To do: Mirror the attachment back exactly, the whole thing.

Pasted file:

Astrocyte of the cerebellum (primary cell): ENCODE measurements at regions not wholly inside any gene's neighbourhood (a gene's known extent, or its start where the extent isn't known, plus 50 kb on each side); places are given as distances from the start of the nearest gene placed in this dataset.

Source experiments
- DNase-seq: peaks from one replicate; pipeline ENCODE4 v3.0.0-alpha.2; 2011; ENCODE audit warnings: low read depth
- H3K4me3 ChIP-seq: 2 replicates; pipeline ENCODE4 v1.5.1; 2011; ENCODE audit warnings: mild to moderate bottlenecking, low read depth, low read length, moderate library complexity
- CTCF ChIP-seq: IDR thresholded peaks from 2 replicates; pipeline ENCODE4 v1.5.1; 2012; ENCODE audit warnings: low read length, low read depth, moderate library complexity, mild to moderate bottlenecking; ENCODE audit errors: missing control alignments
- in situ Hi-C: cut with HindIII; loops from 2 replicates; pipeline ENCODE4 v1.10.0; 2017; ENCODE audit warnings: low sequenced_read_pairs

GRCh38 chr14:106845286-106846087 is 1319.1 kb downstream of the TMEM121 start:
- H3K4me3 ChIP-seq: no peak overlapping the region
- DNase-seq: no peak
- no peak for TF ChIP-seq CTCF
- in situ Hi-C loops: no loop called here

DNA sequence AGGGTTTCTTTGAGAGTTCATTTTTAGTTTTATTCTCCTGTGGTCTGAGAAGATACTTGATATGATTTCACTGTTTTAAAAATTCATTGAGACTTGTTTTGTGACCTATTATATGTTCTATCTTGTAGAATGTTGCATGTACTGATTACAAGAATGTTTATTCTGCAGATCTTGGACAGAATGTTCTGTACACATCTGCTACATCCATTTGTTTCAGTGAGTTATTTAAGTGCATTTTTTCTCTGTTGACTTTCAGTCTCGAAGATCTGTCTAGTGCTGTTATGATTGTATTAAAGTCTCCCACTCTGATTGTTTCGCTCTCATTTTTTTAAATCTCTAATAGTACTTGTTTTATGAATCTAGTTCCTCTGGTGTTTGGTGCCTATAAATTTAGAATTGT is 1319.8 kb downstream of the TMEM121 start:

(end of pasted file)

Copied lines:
Astrocyte of the cerebellum (primary cell): ENCODE measurements at regions not wholly inside any gene's neighbourhood (a gene's known extent, or its start where the extent isn't known, plus 50 kb on each side); places are given as distances from the start of the nearest gene placed in this dataset.

Source experiments
- DNase-seq: peaks from one replicate; pipeline ENCODE4 v3.0.0-alpha.2; 2011; ENCODE audit warnings: low read depth
- H3K4me3 ChIP-seq: 2 replicates; pipeline ENCODE4 v1.5.1; 2011; ENCODE audit warnings: mild to moderate bottlenecking, low read depth, low read length, moderate library complexity
- CTCF ChIP-seq: IDR thresholded peaks from 2 replicates; pipeline ENCODE4 v1.5.1; 2012; ENCODE audit warnings: low read length, low read depth, moderate library complexity, mild to moderate bottlenecking; ENCODE audit errors: missing control alignments
- in situ Hi-C: cut with HindIII; loops from 2 replicates; pipeline ENCODE4 v1.10.0; 2017; ENCODE audit warnings: low sequenced_read_pairs

GRCh38 chr14:106845286-106846087 is 1319.1 kb downstream of the TMEM121 start:
- H3K4me3 ChIP-seq: no peak overlapping the region
- DNase-seq: no peak
- no peak for TF ChIP-seq CTCF
- in situ Hi-C loops: no loop called here

DNA sequence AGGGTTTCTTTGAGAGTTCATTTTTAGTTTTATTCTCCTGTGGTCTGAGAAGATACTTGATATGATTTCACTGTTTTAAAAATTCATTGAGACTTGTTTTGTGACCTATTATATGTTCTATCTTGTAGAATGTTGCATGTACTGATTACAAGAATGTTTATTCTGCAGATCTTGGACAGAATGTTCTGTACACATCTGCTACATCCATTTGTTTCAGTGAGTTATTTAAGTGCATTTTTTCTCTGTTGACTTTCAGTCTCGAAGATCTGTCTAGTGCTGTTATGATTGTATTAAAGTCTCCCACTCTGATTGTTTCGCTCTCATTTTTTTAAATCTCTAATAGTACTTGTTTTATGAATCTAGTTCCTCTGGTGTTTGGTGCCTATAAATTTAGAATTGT is 1319.8 kb downstream of the TMEM121 start: